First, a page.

Praying for God’s grace to recognize your approaches to false love is a necessity to making progress. Take time before the Blessed Sacrament asking Jesus to open your eyes so you can be observant of false love tendencies and He will surely enlighten you.

Would you date you?

Would the type of person you are praying to meet and fall in love with find you attractive?

When and if it should happen that you meet someone special, fall in love, and get married, the process starts with you.  This is the premise of my first book, Would You Date You?

I appeared on “The Catholic Guy” show last week to talk about my new book. Lino Rulli and Fr. Rob were in rare form as they attempted to figure out just what the title was supposed to mean.  And we must have spent fifteen minutes talking about the Forward.  Why, you ask?  Well, Lino wrote the Forward, and he is very proud of it.

Finally, I shouted, “Hey, enough with the Forward!  What about the book?”  He shouted back at me, then Fr. Rob had to break it up.  In the end, Lino asked me to sign his copy on the air, which I did.  It read “To my friend, Lino.  No, I would not date you, if I were you.  Anthony.”  Seriously, it was a great show.

But I was thinking to myself, I bet I could have interviewed myself better than Lino did.  Then I thought to myself, why not?  So the following is an interview with Anthony Buono, interviewed by Anthony Buono, about his new book, Would You Date You?

Anthony, congratulations on your new book.  Why did you decide to write it?

Thank you.  I was actually approached by Franciscan Media last July to write a book.  What kind of book?, I asked.  Something for single Catholics.  Okay, anything specific?  Whatever you want.  But we need an outline in August.  They approved the outline and we agreed on a finished manuscript by the end of January of this year.  One distraction after another, and it was January.  No finished chapters.  My publisher emails: “Happy New Year!  So how’s the book coming?”  Oh yeah, the book.  Oh boy.  Um….”It’s coming along swimmingly.  About half way there.”  So I commit completely to working on the book, and by mid-February, they had a finished manuscript.  I felt like I was back in college when I wrote term papers the week before they were due at the end of the semester.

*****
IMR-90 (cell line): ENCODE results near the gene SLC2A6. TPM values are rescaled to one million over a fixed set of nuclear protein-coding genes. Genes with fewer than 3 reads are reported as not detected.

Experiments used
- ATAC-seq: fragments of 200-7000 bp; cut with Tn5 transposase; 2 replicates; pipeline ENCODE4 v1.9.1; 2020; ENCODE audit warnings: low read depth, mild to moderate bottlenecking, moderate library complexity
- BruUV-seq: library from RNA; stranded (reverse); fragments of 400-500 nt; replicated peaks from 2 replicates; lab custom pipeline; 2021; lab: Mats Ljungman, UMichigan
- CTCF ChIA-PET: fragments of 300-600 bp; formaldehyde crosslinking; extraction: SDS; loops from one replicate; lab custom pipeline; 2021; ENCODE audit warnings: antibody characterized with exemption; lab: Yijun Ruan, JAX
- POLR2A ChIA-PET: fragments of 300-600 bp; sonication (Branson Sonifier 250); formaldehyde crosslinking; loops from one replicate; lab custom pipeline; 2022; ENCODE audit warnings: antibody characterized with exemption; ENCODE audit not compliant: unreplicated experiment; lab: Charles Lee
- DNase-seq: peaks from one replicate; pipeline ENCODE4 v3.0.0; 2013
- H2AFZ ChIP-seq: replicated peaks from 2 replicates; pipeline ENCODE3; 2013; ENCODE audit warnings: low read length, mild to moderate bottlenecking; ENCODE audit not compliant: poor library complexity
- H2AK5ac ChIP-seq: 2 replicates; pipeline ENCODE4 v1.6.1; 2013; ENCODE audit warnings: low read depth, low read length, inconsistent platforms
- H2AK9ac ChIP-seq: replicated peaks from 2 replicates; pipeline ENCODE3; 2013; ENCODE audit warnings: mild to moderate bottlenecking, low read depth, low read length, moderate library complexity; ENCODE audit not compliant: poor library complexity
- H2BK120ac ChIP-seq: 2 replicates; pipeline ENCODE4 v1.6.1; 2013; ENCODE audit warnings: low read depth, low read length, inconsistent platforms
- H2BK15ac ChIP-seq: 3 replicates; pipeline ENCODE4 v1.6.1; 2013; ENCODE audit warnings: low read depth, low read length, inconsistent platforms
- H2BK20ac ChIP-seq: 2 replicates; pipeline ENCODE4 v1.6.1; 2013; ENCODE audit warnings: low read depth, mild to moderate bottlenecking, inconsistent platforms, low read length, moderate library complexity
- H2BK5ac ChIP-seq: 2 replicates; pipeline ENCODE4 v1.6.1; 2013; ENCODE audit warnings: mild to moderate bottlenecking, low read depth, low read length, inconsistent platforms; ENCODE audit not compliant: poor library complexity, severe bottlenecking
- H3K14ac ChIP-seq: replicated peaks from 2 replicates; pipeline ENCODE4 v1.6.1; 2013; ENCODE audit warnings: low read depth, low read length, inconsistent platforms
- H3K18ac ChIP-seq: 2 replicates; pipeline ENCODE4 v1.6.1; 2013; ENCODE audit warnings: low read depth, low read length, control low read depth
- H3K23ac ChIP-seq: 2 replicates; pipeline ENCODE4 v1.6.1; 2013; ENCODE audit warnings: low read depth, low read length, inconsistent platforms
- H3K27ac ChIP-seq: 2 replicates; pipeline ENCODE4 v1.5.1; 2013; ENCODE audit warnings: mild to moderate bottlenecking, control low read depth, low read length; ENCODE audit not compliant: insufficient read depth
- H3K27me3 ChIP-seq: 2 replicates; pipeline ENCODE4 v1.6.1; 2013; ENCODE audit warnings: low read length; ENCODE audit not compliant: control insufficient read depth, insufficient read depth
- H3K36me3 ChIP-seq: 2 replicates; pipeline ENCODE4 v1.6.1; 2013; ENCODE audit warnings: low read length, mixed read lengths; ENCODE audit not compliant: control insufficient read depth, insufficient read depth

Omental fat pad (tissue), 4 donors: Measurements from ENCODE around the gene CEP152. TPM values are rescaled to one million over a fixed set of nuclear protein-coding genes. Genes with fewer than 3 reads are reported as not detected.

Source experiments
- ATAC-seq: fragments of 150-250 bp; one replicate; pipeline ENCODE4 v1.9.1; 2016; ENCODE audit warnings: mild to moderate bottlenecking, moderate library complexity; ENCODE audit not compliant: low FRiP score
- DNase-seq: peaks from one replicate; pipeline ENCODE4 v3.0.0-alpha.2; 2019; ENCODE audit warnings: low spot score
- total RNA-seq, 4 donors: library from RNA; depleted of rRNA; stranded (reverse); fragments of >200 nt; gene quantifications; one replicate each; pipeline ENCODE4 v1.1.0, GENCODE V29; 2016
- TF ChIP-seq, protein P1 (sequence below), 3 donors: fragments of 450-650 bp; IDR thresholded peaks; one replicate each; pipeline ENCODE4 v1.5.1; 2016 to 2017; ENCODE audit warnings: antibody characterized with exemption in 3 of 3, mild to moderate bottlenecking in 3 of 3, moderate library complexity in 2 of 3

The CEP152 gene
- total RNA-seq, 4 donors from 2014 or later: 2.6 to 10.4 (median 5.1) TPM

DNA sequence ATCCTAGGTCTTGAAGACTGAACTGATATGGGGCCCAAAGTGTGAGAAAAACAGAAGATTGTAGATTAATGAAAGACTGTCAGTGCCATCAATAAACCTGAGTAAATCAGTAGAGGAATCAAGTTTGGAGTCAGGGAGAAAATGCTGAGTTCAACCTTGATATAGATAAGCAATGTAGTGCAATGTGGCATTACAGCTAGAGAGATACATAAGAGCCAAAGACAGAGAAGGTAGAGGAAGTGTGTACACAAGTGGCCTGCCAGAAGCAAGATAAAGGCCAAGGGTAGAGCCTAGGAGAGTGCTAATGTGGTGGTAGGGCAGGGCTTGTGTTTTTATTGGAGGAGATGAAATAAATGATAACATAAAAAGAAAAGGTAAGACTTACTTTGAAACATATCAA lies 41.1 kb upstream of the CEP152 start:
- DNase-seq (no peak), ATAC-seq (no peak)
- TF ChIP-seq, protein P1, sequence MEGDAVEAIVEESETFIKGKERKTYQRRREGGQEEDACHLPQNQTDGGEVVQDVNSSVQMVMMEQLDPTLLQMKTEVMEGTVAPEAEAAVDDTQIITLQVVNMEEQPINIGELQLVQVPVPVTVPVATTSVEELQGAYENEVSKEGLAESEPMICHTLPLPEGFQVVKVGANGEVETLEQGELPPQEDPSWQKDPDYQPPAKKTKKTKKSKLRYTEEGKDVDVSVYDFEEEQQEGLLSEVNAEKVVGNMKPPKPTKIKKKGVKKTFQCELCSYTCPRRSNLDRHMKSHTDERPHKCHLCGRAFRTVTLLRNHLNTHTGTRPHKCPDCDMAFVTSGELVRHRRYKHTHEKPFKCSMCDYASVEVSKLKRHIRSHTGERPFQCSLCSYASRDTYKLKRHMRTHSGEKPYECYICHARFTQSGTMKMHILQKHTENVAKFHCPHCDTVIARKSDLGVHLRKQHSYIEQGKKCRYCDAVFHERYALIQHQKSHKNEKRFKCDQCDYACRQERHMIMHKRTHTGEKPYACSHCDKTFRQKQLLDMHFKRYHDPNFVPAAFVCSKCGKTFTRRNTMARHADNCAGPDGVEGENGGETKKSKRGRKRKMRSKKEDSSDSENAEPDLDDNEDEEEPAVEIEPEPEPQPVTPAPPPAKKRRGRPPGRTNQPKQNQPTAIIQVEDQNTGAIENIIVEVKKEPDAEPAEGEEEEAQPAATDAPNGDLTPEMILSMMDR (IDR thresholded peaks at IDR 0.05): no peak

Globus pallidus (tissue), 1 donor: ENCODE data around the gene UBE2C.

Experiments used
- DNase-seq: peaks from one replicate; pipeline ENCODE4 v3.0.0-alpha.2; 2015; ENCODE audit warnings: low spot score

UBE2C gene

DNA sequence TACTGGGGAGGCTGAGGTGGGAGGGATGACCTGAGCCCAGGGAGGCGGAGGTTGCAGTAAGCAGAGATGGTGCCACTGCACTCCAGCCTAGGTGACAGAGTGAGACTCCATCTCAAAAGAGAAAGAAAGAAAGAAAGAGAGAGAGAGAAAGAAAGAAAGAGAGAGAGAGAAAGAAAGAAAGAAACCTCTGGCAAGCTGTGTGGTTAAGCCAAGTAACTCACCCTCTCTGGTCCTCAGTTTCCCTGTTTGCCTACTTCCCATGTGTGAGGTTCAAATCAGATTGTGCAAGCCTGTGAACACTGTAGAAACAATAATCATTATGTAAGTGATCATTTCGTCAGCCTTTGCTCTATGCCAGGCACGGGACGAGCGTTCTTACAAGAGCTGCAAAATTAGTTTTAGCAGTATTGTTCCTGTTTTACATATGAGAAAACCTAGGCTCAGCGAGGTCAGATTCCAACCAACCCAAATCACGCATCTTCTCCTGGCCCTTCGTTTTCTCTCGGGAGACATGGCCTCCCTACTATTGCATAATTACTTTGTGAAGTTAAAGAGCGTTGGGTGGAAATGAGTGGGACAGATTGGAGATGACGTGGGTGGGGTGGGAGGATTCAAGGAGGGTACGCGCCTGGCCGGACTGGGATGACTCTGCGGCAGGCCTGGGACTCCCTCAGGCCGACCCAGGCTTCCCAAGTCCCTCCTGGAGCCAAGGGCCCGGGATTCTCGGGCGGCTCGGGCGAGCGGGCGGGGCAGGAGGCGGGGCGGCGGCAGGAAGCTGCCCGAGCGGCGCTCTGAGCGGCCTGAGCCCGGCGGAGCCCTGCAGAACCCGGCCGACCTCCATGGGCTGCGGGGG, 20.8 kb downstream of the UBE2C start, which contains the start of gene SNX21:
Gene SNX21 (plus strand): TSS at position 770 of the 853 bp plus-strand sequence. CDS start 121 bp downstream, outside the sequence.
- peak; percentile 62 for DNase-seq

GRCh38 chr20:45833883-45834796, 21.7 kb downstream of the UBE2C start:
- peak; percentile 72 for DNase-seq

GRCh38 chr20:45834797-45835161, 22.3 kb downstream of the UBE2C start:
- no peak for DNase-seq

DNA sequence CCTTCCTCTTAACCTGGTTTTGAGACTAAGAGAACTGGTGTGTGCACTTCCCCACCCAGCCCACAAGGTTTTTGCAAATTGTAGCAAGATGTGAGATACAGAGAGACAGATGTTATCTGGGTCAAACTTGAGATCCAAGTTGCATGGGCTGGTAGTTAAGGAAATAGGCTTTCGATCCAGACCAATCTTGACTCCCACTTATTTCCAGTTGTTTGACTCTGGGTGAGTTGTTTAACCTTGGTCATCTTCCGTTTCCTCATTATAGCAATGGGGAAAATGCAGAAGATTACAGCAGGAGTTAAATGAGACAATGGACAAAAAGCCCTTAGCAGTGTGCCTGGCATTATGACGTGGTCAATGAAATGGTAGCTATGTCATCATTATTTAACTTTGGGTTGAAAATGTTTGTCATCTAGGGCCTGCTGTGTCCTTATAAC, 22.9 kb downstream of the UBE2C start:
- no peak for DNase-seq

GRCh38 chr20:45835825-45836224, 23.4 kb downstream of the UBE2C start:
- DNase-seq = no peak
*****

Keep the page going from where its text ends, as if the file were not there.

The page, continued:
Who do you think should read this book?

I think the answer is pretty obvious, Anthony, but all right.  From my experience, many people who want to be married believe that they’re a prize catch, and that any problems in relationships are the fault of the other person.  It’s great to be confident, but problems are always a two way street. We can always find something we could have done better.  No one is beyond self-examination and self-improvement.  This book provides consideration on qualities everyone should be working on, helping you become a better person, and become more attractive.  Did I answer your question?  I guess I’ll just say everyone should read this book.

What is the most surprising advice in your book?

I don’t want to give it away.  But I’ll give you a hint.  Knowing if the person has this quality is more important than if the person is Catholic or not (and there are those who say they’re Catholic who don’t have this quality).  But that’s not very fair of me, is it?  A piece of advice in the book that might also be very surprising is why it’s good to be cautious and protective when it comes to kissing, because kissing is the gateway to all sexual promiscuity. I think once you understand that, you have some real power to go into your dating relationships and make a real difference in the chastity department.

What’s the best piece of advice in this book?